[Hpn] Convention Hospitality and Police Brutality / Norman Solomon FW

Tom Boland wgcp@earthlink.net
Wed, 26 Jul 2000 19:58:11 -0700 (PDT)

FWD  Sun, 23 July 2000


By Norman Solomon <mediabeat@igc.org>   /   Creators Syndicate

Once again, Americans will be watching the extravaganzas known as the
Republican and Democratic national conventions, this time in Philadelphia
and Los Angeles. Both events are underwritten by business patrons; both
cities are notorious for police misconduct. Hospitality and brutality --
the contrasts could hardly be more extreme.

As thousands of delegates and journalists converge on the City of
Brotherly Love in eastern Pennsylvania, the welcome mat is embossed with
great riches. The Republican convention beginning Monday is brought to you
by movers and shakers of Wall Street.

The Grand Old Party's jamboree will cost in excess of $50 million, mostly
supplied via corporate donations. The same sort of financing is in the
pipeline for the Democratic convention (estimated price: $35 million) a
couple of weeks later. The symmetry of the largess is breathtaking.

US Airways "has contributed $500,000 to the GOP convention, at a time when
it is lobbying for support of its merger with United Airlines, which is a
$500,000 contributor to the Democratic National Convention," the Center for
Responsive Politics explains. The spirit is often bipartisan. "Dozens of
the nation's biggest companies, many of which have major issues pending
before Congress, are lining up to help foot the bill for this year's
conventions, some writing seven-figure checks to each of the events' local
host committees."

Several of those checks are from multimedia giants. After using mergers to
become a dominant provider of cable and broadband Internet access, AT&T
chose to split $2 million evenly between the conventions. The huge firm is
eager to keep federal regulators off its back.

Titans of the telephone service biz have been quite generous. The
Republican convention received $1 million from Verizon Communications
(formerly Bell Atlantic). The Democratic convention got a million bucks
from SBC Communications -- which wants Congress and the Federal
Communications Commission to let Baby Bells get into the long-distance
phone business.

Microsoft gave $1 million to each party's convention. Wonder why.

Delegates and journalists enjoy plenty of perks at the conventions. The
parties tend toward the opulent, with lots of catered food and drink. It's
a festive atmosphere, with privilege in the air.

Meanwhile, on the other side of the media tracks, 2 million people take
their meals inside America's prisons and jails. How they got there, and
what happens when they're behind bars, is mostly out of media sight and
mind. Occasionally the coverage explores well beyond cliches and
stereotypes, but generally it's superficial and fleeting. Maybe, for the
most part, we'd rather not know.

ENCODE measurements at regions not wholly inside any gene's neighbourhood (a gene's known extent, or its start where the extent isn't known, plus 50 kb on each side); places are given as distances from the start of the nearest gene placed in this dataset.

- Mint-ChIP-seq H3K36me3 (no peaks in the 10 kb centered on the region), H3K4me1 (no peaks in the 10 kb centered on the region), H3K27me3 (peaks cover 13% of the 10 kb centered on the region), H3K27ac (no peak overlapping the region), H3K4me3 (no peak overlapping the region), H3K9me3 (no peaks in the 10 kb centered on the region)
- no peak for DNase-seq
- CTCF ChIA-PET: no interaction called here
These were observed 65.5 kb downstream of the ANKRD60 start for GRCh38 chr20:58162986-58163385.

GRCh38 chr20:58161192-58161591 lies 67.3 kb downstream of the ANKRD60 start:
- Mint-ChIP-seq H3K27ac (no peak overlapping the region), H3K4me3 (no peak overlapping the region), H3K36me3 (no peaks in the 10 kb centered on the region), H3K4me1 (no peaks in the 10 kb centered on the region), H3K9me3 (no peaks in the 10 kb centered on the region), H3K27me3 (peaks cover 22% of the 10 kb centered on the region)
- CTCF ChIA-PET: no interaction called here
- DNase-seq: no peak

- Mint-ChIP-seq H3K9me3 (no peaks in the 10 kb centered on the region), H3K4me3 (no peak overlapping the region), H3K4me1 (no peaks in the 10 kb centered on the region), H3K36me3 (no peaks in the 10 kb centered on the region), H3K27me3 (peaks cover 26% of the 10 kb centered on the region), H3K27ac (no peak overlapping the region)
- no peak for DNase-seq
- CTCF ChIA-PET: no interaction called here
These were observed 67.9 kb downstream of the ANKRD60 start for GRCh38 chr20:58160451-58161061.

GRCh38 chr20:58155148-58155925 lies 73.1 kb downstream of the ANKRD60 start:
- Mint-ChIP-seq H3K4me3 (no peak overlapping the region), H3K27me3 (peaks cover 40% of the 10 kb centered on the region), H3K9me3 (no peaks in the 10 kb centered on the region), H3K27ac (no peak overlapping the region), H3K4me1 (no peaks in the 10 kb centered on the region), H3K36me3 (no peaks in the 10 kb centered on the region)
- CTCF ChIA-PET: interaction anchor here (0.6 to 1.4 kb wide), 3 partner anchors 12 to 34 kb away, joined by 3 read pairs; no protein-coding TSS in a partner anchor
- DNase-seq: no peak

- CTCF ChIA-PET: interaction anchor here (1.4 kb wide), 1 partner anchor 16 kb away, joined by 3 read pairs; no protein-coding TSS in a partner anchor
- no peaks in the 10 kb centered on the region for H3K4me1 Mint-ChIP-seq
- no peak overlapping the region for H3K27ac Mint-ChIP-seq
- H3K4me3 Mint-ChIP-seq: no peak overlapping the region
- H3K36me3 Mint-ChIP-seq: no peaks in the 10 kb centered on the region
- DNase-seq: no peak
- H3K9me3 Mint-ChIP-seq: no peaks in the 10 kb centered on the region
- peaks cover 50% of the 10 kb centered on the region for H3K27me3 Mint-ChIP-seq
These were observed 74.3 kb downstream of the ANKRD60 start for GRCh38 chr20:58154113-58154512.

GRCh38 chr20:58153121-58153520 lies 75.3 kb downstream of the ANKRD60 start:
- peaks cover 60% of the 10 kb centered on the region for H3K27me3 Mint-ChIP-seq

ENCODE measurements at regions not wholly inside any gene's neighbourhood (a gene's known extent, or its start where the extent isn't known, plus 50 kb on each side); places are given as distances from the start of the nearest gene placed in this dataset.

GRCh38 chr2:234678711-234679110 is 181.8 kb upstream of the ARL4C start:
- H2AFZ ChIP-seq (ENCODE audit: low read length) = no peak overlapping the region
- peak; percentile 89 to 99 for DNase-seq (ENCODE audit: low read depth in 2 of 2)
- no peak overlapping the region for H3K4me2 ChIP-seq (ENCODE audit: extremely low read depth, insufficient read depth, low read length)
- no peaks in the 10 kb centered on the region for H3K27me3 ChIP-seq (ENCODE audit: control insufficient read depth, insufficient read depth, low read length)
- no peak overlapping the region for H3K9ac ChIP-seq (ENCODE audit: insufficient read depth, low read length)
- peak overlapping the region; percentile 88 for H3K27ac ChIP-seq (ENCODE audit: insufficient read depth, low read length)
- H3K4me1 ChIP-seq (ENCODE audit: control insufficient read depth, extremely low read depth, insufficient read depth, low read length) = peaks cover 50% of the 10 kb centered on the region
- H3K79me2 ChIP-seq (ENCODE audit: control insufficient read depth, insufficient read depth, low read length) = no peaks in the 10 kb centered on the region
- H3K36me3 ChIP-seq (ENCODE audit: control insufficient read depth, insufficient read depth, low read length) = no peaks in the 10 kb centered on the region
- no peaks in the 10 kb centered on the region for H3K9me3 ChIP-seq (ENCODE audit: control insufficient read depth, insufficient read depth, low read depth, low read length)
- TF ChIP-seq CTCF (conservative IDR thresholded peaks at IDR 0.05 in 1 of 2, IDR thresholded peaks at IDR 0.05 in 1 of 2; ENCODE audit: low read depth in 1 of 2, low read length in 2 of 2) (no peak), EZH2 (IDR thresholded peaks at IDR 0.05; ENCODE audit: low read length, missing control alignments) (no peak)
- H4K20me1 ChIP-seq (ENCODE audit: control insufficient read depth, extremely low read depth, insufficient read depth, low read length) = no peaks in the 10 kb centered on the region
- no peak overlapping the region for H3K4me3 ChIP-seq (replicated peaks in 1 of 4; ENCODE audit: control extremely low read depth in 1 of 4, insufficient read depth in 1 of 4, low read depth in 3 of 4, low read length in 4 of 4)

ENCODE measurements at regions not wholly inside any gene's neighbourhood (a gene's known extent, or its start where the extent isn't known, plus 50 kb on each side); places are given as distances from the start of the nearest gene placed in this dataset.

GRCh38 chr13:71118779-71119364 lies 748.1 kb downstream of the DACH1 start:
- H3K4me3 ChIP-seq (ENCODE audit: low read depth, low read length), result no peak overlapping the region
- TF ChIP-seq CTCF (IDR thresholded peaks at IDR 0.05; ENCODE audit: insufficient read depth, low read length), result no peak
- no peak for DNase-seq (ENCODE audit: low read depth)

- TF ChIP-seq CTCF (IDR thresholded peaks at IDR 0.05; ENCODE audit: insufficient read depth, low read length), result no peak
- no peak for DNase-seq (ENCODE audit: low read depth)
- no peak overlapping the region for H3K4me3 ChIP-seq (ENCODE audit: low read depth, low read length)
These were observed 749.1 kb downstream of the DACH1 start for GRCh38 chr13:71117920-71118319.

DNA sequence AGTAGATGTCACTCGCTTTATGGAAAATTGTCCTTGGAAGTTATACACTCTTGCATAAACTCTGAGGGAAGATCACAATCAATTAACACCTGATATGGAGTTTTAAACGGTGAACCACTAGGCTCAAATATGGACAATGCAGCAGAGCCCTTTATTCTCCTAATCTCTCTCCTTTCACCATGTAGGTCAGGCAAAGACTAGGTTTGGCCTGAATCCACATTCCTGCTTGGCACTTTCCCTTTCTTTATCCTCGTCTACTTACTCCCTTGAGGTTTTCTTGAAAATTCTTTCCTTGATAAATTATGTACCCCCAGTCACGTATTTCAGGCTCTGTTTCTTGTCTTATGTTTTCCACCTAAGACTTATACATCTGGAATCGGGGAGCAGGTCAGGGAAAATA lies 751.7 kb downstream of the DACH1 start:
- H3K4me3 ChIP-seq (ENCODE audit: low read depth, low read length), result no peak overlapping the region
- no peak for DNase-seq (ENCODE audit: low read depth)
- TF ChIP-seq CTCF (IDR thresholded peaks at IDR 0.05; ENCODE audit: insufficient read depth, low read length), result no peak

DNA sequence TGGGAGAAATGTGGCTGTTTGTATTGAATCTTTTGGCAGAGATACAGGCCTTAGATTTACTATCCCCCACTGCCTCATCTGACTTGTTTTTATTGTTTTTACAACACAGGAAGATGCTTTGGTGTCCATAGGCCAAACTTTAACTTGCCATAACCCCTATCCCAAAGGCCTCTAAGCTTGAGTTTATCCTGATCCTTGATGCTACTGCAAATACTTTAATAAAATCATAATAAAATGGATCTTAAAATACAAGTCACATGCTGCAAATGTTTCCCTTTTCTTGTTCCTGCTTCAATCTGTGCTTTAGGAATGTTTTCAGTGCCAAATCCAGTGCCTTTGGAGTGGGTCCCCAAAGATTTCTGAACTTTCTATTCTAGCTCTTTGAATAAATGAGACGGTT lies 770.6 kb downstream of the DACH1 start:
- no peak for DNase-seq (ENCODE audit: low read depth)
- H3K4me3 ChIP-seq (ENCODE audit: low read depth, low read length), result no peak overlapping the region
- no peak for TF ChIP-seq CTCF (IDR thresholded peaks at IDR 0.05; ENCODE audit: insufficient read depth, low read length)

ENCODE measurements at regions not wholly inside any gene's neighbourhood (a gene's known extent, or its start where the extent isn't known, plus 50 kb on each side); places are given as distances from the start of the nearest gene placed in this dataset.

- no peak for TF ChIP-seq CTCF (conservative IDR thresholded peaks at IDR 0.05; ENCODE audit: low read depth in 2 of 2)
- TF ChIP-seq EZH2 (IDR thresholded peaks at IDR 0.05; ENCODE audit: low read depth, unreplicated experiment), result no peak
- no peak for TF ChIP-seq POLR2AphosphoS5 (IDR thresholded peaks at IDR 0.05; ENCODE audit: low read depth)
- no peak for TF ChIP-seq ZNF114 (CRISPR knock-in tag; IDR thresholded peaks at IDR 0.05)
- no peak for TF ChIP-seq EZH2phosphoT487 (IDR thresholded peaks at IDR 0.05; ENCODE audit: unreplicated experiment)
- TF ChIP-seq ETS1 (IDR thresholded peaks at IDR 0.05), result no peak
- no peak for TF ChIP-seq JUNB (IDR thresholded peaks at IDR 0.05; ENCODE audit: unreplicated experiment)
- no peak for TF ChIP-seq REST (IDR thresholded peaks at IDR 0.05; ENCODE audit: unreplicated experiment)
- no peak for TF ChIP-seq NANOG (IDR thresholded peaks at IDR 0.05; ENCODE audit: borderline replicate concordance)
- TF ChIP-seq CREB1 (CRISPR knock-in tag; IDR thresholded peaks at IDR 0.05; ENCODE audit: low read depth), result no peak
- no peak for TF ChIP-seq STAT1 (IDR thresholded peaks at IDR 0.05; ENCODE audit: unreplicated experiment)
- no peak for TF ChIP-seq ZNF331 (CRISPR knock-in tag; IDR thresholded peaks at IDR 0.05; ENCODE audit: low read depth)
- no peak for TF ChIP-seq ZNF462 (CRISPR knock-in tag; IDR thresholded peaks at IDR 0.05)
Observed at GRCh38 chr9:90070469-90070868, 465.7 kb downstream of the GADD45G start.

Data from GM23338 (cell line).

Scandals about police brutality and fraud -- plaguing Philadelphia, Los
Angeles and other cities -- make headlines from time to time. Yet little
seems to change in a criminal justice process filled with systemic racism.
The dragnet is extremely skewed. For instance, 15 percent of the nation's
drug users are African Americans -- but they account for 33 percent of drug
possession arrests. One-third of the young black men in this country are
locked up, on probation or on parole.

"We are seeing the media cheerlead for the erasure and the erosion of
basic human rights and civil liberties," says Van Jones, director of the
Ella Baker Center for Human Rights. "If this were happening in any other
country in the world, this incredible militarization of the police, the
incredible expansion of police power, the increase in police weaponry, the
decrease in defendants' rights, the incredible stockpiling of bodies behind
prison walls, we'd be screaming."

But evasion is easier. "Much of America remains in denial about the
magnitude of police brutality, reflecting a historical pattern that
continued throughout the 20th century," journalist Jill Nelson observes in
the introduction to the new anthology "Police Brutality." She writes that
"abuse by the police is common in black, Latino, and other minority

After videotape of Philadelphia police officers beating a black suspect
appeared on TV screens nationwide in mid-July, Nelson commented: "Clearly,
there is a problem when it comes to policing citizens of color and
respecting our constitutional rights. ... It is time we look at
re-imagining and retraining the police as to what their role is in a
democratic society."

And just as clearly, it is also time we look at re-imagining and
retraining lawmakers, judges -- and journalists. Whether or not the
comfortable have enough comforts, the abused have certainly endured untold
abuse. While media conglomerates help to produce the major party
conventions, the voices we most need to hear are elsewhere.


Norman Solomon is a syndicated columnist. His latest book is "The Habits of
Highly Deceptive Media."


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